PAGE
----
How much should a teacher know?

civic mirror

Recently, when faced with students who were quite apathetic about their Social Studies course, I decided to integrate a web-based simulation called The Civic Mirror into my teaching plan. As all teachers know, there is no way to accurately predict the outcomes of any planned teaching activity.  I had expected that students would be excited about the simulation and that they would be deeply engaged in it – they were part of the digital generation after all –  but what I did not expect were my own reactions.

Through online and face-to-face interactions, the simulation provides a space for students to grapple with political, economic and social issues.  Students “live” in a simulated country in which they elect a government, trade goods and services and perform many roles of citizens in the real world.  They each have 7 family members for whom they have to provide food, shelter, education and health care, as well as a good standard of living.

hex-map

Their simulated country is divided into 36 property units called hexes. There are wilderness hexes, business hexes and housing hexes. As in the real world, there is scarcity within the simulated country and so the student/citizens have to compete for certain resources. Because everyone is affected by the decisions of the owners of the farm, energy, security and insurance hexes/properties, conflict arises as citizens debate over how these owners should manage their property and assets.  Citizens may appeal to the government for changes to legislation or they may take  each other to the National Court.   These are the issues that  provide fuel for the debates and discussions on an online discussion forum, a space that in some sense can be seen as a classroom in cyberspace.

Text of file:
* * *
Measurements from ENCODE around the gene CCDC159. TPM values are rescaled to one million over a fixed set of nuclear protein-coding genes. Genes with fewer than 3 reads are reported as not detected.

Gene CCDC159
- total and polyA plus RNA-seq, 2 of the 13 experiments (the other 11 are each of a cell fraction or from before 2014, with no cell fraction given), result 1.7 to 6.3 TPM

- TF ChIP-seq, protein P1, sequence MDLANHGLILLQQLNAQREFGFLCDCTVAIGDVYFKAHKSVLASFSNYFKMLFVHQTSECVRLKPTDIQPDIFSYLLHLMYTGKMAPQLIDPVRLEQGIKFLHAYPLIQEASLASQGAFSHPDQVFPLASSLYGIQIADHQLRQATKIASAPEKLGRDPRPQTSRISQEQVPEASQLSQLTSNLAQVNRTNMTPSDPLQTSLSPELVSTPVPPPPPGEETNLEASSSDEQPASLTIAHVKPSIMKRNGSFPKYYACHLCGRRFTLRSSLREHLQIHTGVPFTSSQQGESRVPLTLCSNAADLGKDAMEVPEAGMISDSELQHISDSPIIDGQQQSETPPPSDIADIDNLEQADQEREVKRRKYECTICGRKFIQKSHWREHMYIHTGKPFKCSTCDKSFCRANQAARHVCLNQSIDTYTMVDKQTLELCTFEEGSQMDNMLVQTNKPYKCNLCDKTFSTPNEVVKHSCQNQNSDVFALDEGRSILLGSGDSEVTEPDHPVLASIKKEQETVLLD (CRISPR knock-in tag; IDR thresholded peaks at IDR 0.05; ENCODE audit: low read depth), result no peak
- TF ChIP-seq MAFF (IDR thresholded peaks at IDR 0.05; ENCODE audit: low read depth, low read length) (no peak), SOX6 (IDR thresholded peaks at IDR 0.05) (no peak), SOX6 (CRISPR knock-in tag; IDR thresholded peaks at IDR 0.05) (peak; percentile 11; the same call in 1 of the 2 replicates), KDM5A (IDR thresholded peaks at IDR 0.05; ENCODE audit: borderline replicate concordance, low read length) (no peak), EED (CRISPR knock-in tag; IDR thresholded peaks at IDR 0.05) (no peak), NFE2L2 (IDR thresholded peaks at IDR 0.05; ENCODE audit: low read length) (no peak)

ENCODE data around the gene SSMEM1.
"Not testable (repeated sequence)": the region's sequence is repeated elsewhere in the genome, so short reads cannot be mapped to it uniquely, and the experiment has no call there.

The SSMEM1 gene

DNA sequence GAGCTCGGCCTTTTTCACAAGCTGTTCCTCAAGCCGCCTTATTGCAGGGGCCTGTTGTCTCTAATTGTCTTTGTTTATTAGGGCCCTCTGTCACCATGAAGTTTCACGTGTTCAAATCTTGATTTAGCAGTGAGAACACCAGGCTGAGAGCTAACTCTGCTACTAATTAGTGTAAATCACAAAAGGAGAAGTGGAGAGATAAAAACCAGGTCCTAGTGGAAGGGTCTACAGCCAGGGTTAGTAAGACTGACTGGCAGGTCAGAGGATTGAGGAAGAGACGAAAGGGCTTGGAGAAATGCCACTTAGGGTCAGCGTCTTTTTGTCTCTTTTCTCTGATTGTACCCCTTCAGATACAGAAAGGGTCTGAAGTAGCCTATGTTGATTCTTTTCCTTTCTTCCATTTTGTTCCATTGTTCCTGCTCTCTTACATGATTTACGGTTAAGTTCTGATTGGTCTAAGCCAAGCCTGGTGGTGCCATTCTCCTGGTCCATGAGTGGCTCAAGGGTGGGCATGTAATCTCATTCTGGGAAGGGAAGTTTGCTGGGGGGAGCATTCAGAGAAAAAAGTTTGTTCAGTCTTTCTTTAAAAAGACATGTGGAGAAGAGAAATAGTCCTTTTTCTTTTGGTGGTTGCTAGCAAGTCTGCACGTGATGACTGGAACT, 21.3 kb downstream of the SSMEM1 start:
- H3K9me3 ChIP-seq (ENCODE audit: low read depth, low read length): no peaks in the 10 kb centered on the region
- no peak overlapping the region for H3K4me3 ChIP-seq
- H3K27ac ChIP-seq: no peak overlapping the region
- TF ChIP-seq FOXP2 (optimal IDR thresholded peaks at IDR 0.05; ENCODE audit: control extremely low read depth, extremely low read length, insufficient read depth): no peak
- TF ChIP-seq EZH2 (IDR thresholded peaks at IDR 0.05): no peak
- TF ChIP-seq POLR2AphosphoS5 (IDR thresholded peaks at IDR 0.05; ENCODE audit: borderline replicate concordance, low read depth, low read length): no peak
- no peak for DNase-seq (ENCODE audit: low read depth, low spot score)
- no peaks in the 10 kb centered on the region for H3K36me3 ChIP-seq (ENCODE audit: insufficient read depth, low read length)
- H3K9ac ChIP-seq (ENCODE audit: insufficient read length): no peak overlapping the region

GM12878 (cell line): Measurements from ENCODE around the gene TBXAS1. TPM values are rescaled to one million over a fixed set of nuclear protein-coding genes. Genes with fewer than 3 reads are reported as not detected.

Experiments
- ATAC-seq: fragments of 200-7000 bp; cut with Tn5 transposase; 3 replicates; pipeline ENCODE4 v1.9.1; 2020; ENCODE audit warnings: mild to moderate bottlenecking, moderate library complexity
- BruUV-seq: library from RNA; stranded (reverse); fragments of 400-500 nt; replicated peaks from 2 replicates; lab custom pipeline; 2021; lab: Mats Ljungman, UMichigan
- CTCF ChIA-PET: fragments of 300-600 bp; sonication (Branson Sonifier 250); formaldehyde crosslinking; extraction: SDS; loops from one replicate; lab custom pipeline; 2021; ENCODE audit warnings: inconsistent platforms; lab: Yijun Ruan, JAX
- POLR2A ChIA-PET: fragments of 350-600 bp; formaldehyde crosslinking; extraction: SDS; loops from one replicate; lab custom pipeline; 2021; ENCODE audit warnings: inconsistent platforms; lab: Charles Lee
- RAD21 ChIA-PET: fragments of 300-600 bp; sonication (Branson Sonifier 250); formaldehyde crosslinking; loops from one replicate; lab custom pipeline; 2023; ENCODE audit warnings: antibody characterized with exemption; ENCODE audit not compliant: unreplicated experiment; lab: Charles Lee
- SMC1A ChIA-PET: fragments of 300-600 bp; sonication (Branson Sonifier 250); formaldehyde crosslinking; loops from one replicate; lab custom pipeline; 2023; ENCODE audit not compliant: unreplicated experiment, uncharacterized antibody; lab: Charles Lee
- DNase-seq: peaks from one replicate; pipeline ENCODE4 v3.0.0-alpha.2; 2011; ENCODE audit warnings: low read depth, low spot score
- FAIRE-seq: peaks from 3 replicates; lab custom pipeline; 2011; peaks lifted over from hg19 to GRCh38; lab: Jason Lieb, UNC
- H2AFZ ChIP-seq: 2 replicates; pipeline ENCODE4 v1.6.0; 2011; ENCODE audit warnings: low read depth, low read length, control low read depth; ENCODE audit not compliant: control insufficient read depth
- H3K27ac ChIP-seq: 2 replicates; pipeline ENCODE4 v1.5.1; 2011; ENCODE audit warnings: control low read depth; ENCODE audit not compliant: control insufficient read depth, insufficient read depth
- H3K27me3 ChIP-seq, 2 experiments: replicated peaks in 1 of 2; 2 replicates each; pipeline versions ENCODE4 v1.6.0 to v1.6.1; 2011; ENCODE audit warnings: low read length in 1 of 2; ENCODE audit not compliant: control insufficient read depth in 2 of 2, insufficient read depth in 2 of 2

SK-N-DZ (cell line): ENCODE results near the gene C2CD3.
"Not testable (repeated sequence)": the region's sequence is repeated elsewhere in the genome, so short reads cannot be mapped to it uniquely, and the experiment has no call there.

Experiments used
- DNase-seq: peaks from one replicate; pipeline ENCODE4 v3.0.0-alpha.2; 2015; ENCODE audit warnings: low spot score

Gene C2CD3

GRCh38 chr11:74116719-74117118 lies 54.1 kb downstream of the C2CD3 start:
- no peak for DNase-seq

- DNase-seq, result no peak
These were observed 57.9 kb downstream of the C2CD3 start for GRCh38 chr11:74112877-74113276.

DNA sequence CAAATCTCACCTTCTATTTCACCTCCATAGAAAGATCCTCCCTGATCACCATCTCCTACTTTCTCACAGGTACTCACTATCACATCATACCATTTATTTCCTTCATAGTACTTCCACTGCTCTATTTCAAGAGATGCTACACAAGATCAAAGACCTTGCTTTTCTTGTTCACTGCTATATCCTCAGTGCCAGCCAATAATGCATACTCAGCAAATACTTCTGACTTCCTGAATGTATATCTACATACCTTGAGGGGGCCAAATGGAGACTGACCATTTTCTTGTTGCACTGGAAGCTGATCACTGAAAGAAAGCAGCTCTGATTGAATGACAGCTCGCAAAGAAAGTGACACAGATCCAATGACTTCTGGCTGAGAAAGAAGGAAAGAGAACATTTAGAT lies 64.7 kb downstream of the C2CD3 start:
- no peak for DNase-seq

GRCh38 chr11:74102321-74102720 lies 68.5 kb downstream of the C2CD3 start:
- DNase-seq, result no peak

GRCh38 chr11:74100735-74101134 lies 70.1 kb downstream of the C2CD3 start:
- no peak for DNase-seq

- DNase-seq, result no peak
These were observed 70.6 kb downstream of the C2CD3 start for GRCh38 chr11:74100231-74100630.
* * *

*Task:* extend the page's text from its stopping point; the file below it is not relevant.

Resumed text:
Throughout the semester I had several taxing experiences in this classroom in cyberspace. For one thing, my role was not always clear. When the scene was the online ‘classroom’, students were in charge of the ‘curriculum’ and they wrestled with its direction and I was left to follow along, offering advice from the side-lines or more often from the back.  I felt out of my depth when the merits of mercantilism and Machiavellian politics arose as themes in both the traditional classroom and the cyberspace classroom. I tried to just hang on and go with the flow as I had never seen students so absolutely engaged in learning.

But when the scene changed to the traditional classroom, I was on familiar ground and my role was clear, as was the direction we would go: I was teacher, charged with delivering a synthetic set of information, the approved curriculum. This state of ‘stability’ would last  until once again fluidity would enter the classroom when students set up and ran a Town Hall discussion or processed cases in a National Court. Although it was deeply satisfying to watch them passionately debate, discuss, and dissect many contentious issues, it was a challenge for me to keep up as the theatre of learning was in constant scene-change mode and my role was constantly shifting.  Sometimes I was an onlooker, wondering whether to intervene or not, resisting the temptation to “play god” when ethical questions arose, such as this one, posted by  Ryan in the discussion forum:

What should I do? Use information that may hurt someone to get more money or think of another way to make money? I can’t make a decision. As you can see, I have no way of income, and no hexes,[ property within the simulated country]  and not very much money at all. However, I do have a way of getting some money to help for next year. The problem I am having is it may hurt a relationship irl [in real life] or at least cause a disturbance. So I’m not sure if I should be a jerk and get some money, or just don’t worry about my income right now and hope it will get better.